When do we have another mortgage crisis developing versus when do we have an over-zealous government agency?

 • It has been required for many years that for-profit schools manage their default rates to maintain their eligibility to offer Title IV programs and understand that. I think the bigger issue is that often the demographic we serve is high risk. We provide accessibility to education which may not otherwise be available. We teach in a way that allows for our students to learn a practical skill in a short period of time to get an entry-level position in their chosen fields. Hopefully, this will in-turn decrease the dependency on some other public assistance programs while creating a stepping stone to continuing to further their education.

90/10 and gap, I won’t go any further on this topic but it is worthy of a mention in driving tuition rates. Again, not a standard that the traditionals are held to.

We have so many people who take advantage of social services offered by this country because it is easier and makes more sense for them to stay home and on these services then take the step to get off of them. We have generations of welfare families out there. For-profits are the ones that serve them. We get them in school, hold their hands, and strive very hard to get them not only to graduation but getting them employed.

Another trend that is not sitting well with me is that if a student is employed out of the field and waives placement, we are getting dinged for it; it doesn’t make any sense. Again, ask many who graduated from a traditional college with a liberal arts degree what they ended up doing with it…

•  – apologies for the comment if you feel I WAS being condescending, but I will not leave my “emotions” for the government. For people like myself (and various other) who have given upwards of 20 years of my life to this sector of higher education, this is an emotionally charged issue. MY government is unfairly and unduly attacking me and my friends, and threatening rules that would be devastating to this country, especially those financially less fortunate than most. Sorry, but you’d have to be a droid to not feel emotion on this one.
 • Having attended the APSCU Student Rally and immediately going to Senators Boxer’s and Feinstein’s office to discuss this rule, I can tell you it is extremely one-sided. Our initial talking point with staffers, most of which had already decided their recommendations, was to talk about equal treatment. Their response was that it indeed is equal since non-profits and publics have to have the same income-to-debt ratio for their certificate and diploma programs. When I countered with, equal would be for publics and non-profits to be held to the same standard for Associate, Bachelor, Masters and higher; the same as the for-profits are, I was met with silence. The party line was that Congress is held responsible to safeguard the taxpayer’s investment. I countered with the $220 billion in 2008 that was subsidizing publics and non-profits at both the state and federal levels that not a dime is returned or paid back to the government. Since non-profits make up 10% of higher education, let’s take 10% of the subsidies and split the $22 billion according to enrollment to bring down the tuition at the for-profits and I’m sure the debt-to-income ratios would be far greater than our counterparts. I also asked one staffer, why couldn’t subsidies be based on student need instead of flat across the board. They didn’t have the answers.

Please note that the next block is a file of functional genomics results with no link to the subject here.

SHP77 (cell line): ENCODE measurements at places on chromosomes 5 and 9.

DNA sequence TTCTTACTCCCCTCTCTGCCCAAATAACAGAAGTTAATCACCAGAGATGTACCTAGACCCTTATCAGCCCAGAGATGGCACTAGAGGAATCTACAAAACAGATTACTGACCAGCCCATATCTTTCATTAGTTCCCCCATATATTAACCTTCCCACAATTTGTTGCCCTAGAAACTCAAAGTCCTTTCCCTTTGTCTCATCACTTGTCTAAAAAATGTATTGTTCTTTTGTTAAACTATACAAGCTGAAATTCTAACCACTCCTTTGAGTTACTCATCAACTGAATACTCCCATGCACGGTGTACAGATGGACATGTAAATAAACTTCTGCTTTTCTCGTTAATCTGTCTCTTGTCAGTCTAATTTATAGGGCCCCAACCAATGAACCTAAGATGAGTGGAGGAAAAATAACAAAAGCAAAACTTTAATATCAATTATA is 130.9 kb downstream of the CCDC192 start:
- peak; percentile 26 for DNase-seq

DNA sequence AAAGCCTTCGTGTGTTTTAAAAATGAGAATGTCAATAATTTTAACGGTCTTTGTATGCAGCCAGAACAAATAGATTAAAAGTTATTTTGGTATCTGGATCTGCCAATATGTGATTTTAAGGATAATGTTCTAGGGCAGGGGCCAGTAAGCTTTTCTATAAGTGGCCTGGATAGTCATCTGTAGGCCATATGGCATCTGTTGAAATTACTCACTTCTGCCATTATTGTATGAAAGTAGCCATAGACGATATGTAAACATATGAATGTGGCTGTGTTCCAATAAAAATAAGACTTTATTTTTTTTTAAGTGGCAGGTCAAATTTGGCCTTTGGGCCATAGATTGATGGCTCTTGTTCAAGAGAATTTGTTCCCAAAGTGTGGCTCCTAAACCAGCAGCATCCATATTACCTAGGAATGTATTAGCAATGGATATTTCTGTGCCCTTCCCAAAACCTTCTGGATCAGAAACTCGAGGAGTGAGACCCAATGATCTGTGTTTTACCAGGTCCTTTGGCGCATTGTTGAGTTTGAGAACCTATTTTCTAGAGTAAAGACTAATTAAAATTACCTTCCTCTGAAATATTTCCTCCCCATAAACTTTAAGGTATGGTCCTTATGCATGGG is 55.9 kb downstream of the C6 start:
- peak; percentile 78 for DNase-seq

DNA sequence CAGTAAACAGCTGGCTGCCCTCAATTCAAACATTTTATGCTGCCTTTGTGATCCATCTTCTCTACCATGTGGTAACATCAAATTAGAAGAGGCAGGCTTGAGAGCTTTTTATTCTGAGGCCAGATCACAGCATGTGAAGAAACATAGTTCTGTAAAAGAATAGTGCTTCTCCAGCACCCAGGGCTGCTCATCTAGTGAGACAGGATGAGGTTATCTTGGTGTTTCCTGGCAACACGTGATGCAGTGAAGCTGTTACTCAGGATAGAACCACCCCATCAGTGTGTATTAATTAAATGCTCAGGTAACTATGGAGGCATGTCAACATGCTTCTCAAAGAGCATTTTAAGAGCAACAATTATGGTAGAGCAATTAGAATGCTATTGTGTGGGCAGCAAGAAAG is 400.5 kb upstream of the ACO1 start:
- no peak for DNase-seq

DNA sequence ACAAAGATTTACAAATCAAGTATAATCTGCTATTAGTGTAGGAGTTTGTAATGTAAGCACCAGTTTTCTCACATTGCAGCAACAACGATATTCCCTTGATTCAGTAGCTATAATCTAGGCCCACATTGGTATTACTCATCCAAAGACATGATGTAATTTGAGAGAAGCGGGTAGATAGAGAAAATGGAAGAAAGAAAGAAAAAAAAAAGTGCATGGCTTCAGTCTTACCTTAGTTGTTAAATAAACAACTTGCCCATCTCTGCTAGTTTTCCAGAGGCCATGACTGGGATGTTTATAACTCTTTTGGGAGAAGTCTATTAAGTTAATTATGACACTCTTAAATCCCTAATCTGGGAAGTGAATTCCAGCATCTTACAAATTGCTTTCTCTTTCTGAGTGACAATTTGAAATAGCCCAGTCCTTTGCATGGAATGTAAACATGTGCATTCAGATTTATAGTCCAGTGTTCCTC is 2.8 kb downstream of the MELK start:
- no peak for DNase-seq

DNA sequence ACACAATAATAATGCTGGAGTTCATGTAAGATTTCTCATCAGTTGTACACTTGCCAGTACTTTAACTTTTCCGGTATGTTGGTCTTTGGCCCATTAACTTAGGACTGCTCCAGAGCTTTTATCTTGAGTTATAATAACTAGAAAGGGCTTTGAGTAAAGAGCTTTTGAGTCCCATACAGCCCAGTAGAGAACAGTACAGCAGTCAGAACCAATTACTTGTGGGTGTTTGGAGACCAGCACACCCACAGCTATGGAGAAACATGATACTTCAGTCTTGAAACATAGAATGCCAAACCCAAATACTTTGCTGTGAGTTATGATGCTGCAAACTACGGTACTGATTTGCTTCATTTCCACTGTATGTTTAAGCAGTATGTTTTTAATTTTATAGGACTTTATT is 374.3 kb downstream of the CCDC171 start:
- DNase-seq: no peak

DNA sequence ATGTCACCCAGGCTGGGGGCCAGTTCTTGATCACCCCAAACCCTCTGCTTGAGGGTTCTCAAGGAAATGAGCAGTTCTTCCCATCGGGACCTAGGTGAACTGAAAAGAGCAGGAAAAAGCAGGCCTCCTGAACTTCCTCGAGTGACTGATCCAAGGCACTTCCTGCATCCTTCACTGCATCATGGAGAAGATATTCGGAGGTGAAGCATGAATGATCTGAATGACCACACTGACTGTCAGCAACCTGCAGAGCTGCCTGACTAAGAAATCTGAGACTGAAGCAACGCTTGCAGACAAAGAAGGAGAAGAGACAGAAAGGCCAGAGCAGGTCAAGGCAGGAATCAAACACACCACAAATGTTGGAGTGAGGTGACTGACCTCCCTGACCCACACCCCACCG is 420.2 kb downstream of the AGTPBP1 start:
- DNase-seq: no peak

• You are right
 • That’s the problem. Lack of knowledge results in reliance on “party line”. This is why I actually laughed out loud when Senators Harkin and Franken suggested that this was not a political issue.

Like so many issues in DC, this is partisan politics at its worst. Hardcore democrats are out to destroy for-profit schools and hardcore republicans are supportive of the for-profit schools. Our need is to influence the others, those who care enough to look at the facts…those that will consider what is at risk and who is at risk.

  • Having worked in career colleges, both FP and NP, and as a graduate of a public university, I continue to find these discussions interesting. I have opined in the past that the NP and FP operated basically the same – tuition driven, no direct assistance from government, student centric, outcomes of paramount importance to survival. One’s tax status doesn’t really matter.

The FPs will be able to meet these requirements and still survive, if only barely. They will eventually be forced to enroll fewer low socio-economic students, primarily minorities and single mothers. Yes, the repayment rates will rise, the default rates will drop, and we will create a permenant underclass that has very little chance to gain any semblence of the so called Amercian Dream. The DOE, media, President Obama, and Arne Duncan need to heed the old adage, “be careful for what you ask, you just might get it.”

 • Thank you,  – WELL SAID!!!!!